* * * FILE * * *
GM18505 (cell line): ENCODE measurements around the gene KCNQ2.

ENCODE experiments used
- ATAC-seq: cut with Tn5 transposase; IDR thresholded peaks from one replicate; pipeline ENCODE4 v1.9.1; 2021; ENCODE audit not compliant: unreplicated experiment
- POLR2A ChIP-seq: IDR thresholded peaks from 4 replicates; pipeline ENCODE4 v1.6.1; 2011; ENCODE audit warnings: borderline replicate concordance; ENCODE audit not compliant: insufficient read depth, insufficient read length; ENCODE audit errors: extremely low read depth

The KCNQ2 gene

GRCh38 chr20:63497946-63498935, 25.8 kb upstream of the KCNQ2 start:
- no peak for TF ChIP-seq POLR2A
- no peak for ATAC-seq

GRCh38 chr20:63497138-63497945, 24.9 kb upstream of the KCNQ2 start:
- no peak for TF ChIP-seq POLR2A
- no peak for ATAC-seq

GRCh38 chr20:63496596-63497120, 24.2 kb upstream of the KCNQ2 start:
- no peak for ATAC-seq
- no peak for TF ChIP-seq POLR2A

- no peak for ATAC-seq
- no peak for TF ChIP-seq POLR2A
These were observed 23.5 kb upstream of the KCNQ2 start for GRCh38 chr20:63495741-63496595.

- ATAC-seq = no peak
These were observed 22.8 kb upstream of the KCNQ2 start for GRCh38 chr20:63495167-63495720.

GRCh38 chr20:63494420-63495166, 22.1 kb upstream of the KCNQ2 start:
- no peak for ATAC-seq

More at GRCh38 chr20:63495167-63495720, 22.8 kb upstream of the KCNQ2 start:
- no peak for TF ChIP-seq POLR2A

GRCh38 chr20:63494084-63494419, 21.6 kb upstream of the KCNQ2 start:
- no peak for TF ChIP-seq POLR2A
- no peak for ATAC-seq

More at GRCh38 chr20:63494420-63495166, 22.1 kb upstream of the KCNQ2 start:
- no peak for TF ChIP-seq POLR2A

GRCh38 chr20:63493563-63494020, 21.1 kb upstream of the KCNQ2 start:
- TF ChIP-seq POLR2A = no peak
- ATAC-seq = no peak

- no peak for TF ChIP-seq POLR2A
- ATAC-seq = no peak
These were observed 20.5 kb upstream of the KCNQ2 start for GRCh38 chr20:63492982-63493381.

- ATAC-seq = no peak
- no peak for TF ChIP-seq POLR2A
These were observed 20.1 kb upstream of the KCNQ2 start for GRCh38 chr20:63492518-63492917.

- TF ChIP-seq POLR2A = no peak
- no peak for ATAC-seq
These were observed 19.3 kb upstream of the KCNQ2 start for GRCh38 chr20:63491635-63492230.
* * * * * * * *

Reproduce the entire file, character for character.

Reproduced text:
GM18505 (cell line): ENCODE measurements around the gene KCNQ2.

ENCODE experiments used
- ATAC-seq: cut with Tn5 transposase; IDR thresholded peaks from one replicate; pipeline ENCODE4 v1.9.1; 2021; ENCODE audit not compliant: unreplicated experiment
- POLR2A ChIP-seq: IDR thresholded peaks from 4 replicates; pipeline ENCODE4 v1.6.1; 2011; ENCODE audit warnings: borderline replicate concordance; ENCODE audit not compliant: insufficient read depth, insufficient read length; ENCODE audit errors: extremely low read depth

The KCNQ2 gene

GRCh38 chr20:63497946-63498935, 25.8 kb upstream of the KCNQ2 start:
- no peak for TF ChIP-seq POLR2A
- no peak for ATAC-seq

GRCh38 chr20:63497138-63497945, 24.9 kb upstream of the KCNQ2 start:
- no peak for TF ChIP-seq POLR2A
- no peak for ATAC-seq

GRCh38 chr20:63496596-63497120, 24.2 kb upstream of the KCNQ2 start:
- no peak for ATAC-seq
- no peak for TF ChIP-seq POLR2A

- no peak for ATAC-seq
- no peak for TF ChIP-seq POLR2A
These were observed 23.5 kb upstream of the KCNQ2 start for GRCh38 chr20:63495741-63496595.

- ATAC-seq = no peak
These were observed 22.8 kb upstream of the KCNQ2 start for GRCh38 chr20:63495167-63495720.

GRCh38 chr20:63494420-63495166, 22.1 kb upstream of the KCNQ2 start:
- no peak for ATAC-seq

More at GRCh38 chr20:63495167-63495720, 22.8 kb upstream of the KCNQ2 start:
- no peak for TF ChIP-seq POLR2A

GRCh38 chr20:63494084-63494419, 21.6 kb upstream of the KCNQ2 start:
- no peak for TF ChIP-seq POLR2A
- no peak for ATAC-seq

More at GRCh38 chr20:63494420-63495166, 22.1 kb upstream of the KCNQ2 start:
- no peak for TF ChIP-seq POLR2A

GRCh38 chr20:63493563-63494020, 21.1 kb upstream of the KCNQ2 start:
- TF ChIP-seq POLR2A = no peak
- ATAC-seq = no peak

- no peak for TF ChIP-seq POLR2A
- ATAC-seq = no peak
These were observed 20.5 kb upstream of the KCNQ2 start for GRCh38 chr20:63492982-63493381.

- ATAC-seq = no peak
- no peak for TF ChIP-seq POLR2A
These were observed 20.1 kb upstream of the KCNQ2 start for GRCh38 chr20:63492518-63492917.

- TF ChIP-seq POLR2A = no peak
- no peak for ATAC-seq
These were observed 19.3 kb upstream of the KCNQ2 start for GRCh38 chr20:63491635-63492230.